Guests from near and far gathered in downtown Cedartown over the weekend to remember one of the city’s native sons and celebrate the life of one of golf’s most flamboyant characters.

The doors to the Doug Sanders Golf Museum officially opened Saturday with a private memorial attended by several friends and close family, and a ribbon cutting ceremony, overseen by his ex-wife, Scotty Sanders.

It marked the completion of a project four years in the making by Cedartown’s Jamie and Darcy Morris, who worked with Sanders to plan the museum before his death in April at the age of 86 in his adopted hometown of Houston, Texas.

“He would be glad it’s here in Cedartown. It’s where he wanted it,” Scotty Sanders said of the museum Saturday. “It’s first class. It’s 100 percent better than he ever dreamed it could be.”

The museum, which is open from 10 a.m. to 3 p.m. Thursday, Friday and Saturday, displays only a fraction of Doug Sanders’ extensive collection of memorabilia obtained through his life as a professional golfer.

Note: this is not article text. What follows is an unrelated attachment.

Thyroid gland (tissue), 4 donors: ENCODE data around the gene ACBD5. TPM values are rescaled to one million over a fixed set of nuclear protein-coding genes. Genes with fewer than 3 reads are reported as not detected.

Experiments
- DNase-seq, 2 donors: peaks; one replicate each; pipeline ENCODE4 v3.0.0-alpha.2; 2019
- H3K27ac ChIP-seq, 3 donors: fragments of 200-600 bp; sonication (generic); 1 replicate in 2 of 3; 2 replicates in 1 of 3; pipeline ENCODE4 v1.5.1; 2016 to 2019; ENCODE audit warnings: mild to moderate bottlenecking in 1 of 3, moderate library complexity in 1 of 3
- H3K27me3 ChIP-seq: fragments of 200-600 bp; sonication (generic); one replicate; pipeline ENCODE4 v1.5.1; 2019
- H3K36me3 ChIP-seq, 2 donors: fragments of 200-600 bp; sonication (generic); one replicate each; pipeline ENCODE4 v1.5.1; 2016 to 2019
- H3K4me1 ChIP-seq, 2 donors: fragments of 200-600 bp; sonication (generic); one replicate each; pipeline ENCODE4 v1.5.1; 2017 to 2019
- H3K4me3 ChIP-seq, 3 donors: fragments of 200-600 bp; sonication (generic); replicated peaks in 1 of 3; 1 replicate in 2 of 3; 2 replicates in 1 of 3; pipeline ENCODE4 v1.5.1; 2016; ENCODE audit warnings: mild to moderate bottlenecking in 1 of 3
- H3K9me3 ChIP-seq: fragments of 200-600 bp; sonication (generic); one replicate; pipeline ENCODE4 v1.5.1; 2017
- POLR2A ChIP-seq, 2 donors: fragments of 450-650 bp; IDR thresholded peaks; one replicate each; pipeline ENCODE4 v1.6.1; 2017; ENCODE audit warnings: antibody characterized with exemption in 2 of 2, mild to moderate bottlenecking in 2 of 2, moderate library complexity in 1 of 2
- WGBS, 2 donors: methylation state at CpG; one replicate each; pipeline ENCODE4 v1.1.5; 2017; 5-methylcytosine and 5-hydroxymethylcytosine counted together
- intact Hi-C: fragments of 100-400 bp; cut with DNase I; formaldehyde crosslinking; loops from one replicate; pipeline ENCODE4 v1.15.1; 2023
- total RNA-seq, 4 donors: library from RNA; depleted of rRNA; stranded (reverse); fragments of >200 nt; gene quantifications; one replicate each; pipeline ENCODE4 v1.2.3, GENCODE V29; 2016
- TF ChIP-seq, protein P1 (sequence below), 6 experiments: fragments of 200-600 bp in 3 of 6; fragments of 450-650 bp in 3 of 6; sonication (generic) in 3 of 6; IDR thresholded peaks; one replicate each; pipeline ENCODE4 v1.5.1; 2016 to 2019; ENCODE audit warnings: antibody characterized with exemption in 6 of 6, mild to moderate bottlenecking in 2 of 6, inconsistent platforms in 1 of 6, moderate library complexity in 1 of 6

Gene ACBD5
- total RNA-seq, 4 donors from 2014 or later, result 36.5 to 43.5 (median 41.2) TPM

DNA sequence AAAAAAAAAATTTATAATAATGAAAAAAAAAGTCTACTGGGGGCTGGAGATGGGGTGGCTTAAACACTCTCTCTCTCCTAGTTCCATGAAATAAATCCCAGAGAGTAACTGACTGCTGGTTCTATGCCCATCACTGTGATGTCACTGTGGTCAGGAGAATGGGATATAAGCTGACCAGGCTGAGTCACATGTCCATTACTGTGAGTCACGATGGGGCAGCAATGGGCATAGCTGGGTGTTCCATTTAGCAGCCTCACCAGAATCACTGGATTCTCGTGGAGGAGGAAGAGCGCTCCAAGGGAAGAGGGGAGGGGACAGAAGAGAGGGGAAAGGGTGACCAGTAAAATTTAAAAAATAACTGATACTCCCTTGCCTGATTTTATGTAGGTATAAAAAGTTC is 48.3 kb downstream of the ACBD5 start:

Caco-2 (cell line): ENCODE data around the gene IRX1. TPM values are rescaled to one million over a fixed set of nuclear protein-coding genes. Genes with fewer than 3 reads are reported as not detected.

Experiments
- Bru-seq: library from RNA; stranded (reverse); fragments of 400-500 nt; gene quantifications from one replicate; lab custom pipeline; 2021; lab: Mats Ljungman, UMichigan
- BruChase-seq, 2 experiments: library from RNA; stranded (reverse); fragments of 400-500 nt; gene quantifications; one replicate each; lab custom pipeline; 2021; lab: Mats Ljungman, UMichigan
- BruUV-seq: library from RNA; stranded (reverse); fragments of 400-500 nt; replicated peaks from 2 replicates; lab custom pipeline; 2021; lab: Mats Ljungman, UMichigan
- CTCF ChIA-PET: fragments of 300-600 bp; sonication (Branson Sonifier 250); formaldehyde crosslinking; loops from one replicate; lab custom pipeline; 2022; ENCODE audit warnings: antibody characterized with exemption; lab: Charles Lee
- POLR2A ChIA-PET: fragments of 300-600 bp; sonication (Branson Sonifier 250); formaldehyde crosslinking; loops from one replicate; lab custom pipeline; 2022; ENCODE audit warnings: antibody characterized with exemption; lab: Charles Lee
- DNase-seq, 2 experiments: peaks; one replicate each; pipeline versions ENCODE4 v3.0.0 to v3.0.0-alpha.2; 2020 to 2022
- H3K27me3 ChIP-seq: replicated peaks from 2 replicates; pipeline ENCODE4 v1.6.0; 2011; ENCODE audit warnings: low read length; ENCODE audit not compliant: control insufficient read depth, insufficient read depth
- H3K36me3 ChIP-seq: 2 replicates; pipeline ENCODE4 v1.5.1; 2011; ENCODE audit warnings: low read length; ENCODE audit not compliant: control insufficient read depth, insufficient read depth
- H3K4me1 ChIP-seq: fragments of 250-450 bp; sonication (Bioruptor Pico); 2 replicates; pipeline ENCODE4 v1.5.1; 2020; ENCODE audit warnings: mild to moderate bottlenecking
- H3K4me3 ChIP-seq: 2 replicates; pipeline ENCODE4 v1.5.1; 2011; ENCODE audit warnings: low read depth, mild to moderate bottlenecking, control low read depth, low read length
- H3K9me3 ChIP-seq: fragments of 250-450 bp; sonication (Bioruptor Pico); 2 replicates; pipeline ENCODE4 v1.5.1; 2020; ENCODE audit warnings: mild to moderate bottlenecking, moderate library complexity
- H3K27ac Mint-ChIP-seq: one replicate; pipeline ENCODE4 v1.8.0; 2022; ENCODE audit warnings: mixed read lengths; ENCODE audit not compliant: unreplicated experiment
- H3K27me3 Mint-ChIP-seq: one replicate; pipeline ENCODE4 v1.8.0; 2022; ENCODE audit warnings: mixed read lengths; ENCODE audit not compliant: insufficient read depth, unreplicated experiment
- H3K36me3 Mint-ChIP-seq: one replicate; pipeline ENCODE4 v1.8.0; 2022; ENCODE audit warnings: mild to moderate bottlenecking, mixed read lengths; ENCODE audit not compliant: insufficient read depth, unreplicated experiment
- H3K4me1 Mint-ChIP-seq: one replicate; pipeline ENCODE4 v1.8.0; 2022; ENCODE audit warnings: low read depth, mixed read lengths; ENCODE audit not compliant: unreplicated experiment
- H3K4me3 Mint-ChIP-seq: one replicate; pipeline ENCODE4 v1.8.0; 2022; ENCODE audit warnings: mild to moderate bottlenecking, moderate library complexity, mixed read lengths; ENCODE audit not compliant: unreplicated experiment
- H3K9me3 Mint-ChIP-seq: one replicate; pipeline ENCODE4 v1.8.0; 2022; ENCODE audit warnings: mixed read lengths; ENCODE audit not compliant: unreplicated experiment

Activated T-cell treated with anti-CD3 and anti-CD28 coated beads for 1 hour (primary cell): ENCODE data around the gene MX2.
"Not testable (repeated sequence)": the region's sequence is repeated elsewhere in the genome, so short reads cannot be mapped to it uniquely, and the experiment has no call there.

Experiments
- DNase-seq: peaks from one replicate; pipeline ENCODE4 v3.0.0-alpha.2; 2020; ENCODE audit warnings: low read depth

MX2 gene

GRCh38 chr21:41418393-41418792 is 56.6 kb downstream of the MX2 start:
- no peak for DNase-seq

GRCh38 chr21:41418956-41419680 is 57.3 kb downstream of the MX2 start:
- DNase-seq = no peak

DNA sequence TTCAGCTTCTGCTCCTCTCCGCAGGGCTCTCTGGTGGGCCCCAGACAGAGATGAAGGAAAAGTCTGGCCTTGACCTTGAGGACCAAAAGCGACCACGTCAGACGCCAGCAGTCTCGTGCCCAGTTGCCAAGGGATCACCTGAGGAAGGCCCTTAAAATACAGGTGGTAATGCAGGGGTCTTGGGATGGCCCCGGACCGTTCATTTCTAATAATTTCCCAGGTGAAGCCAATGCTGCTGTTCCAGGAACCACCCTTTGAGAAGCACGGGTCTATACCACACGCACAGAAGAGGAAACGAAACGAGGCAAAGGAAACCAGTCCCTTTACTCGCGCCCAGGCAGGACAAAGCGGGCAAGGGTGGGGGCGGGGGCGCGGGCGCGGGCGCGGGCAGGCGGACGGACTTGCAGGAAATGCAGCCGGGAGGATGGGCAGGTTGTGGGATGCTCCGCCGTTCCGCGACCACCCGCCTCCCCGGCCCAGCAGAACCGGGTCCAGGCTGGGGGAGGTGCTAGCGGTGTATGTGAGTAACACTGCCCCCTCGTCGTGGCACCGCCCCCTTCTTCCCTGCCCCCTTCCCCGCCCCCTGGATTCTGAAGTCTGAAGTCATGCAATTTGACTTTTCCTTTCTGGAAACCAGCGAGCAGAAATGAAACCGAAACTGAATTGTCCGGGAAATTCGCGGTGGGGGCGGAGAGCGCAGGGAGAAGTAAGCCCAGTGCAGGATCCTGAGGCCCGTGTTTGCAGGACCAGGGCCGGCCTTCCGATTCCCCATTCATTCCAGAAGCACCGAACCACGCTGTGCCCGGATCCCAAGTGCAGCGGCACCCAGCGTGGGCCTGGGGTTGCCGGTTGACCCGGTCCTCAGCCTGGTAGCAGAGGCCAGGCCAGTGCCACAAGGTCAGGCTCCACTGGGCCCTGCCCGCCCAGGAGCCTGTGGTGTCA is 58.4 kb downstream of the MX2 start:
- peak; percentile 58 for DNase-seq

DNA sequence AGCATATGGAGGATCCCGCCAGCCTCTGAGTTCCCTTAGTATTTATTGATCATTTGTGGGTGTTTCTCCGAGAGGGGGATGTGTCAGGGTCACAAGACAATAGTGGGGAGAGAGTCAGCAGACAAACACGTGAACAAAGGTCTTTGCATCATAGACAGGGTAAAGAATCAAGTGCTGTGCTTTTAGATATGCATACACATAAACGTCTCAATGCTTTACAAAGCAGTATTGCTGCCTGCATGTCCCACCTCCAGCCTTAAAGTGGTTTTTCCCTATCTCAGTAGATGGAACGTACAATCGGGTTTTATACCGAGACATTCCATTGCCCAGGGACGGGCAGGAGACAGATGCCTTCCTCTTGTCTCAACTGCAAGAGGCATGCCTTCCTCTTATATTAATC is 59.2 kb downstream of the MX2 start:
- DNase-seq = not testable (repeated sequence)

He won 20 PGA Tour events during his career and became friends with celebrities, presidents and astronauts through his Doug Sanders Celebrity Classic golf tournament.

Bucky Ayers, son of legendary Cedartown High School football coach Doc Ayers, spoke during the private memorial prior to the museum’s official opening. Sanders played in the annual charity golf tournament that Ayers and Ray Beck held in Cedartown.

Also speaking was Frank Christian, former official photographer of Augusta National. Museum Co-Director Daniel Morris said guests came in from 20 different states for the opening day events.

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